In real numbers, the big problem is between each class’s share of total income made in the United States. In 1970 a middle-class income for a three-person household came in at $58,100. In the last five decades that number has improved to $86,600, which is a 49% increase. For upper-class incomes, the increase has been from $126,100 to $207,400, or a 64% increase.
Over time, that means the share of aggregate income between the upper and middle has basically changed hands. Roughly one-fifth of the total U.S. Income has moved from the middle class to the upper class since 1970, according to a Pew Research Center analysis of Census data.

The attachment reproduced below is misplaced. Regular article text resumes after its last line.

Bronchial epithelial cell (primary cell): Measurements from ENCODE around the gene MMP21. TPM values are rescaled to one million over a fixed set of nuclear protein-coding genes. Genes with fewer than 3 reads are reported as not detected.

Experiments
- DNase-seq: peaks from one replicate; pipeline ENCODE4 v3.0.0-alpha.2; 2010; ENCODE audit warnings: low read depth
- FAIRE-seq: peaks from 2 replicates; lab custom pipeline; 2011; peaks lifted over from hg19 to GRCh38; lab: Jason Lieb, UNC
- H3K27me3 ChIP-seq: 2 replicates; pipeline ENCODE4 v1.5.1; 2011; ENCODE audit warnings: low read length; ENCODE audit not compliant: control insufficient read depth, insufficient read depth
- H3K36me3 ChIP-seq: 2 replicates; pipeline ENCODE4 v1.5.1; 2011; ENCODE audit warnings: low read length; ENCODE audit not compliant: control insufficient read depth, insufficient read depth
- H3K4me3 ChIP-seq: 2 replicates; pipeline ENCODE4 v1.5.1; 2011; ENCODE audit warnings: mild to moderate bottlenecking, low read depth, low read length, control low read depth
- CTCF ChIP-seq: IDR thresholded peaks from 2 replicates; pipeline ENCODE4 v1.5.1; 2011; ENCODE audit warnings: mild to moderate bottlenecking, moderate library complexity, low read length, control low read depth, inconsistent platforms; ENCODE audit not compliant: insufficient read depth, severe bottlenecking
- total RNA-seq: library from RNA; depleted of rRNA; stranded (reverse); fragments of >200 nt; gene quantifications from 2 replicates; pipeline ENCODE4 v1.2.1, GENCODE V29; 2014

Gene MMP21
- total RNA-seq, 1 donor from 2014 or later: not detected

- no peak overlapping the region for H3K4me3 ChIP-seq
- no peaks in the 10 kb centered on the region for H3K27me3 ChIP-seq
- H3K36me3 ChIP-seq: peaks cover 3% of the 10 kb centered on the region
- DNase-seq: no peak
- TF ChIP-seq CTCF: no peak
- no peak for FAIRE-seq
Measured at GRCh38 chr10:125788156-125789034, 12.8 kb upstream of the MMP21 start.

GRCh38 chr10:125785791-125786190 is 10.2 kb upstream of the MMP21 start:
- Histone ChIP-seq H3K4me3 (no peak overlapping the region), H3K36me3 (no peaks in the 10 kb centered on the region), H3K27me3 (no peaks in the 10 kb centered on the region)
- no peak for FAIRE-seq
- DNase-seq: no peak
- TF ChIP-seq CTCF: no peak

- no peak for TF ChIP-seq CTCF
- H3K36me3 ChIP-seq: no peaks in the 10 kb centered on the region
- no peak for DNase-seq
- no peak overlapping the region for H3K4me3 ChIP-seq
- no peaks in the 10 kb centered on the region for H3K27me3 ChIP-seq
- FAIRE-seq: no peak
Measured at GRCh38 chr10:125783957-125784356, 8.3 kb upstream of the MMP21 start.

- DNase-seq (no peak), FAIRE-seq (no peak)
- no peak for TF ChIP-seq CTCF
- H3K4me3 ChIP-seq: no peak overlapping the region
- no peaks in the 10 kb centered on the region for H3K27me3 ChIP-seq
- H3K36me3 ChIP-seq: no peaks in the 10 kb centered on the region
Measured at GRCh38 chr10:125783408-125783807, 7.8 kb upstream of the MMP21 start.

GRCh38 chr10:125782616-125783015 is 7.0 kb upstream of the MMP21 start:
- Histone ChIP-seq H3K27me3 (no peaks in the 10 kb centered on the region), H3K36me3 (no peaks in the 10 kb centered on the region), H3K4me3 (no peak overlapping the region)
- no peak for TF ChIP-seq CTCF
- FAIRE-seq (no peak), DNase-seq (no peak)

The trend shows no sign of stopping.
Those watching the numbers can see this trend play out in real time as economic data pours in and blurs the answer to how the economy is actually faring.
On one hand, some industries are barely keeping afloat. Restaurants are a good example. An estimated 11% of restaurants in the state have already closed for good, and half are worried they’ll close within the next nine months if economic trends continue, according to the Ohio Restaurant Association.
Relatedly, the number of unemployed remains relatively high when compared to historical averages. Ohio’s unemployment rate was 8.6% in July, which is on its way down from April’s record setting 17.6%.
“The stock market hates uncertainty, and the stock market is acting like it’s been great, never been better, and that seems bizarre,” Andreas said.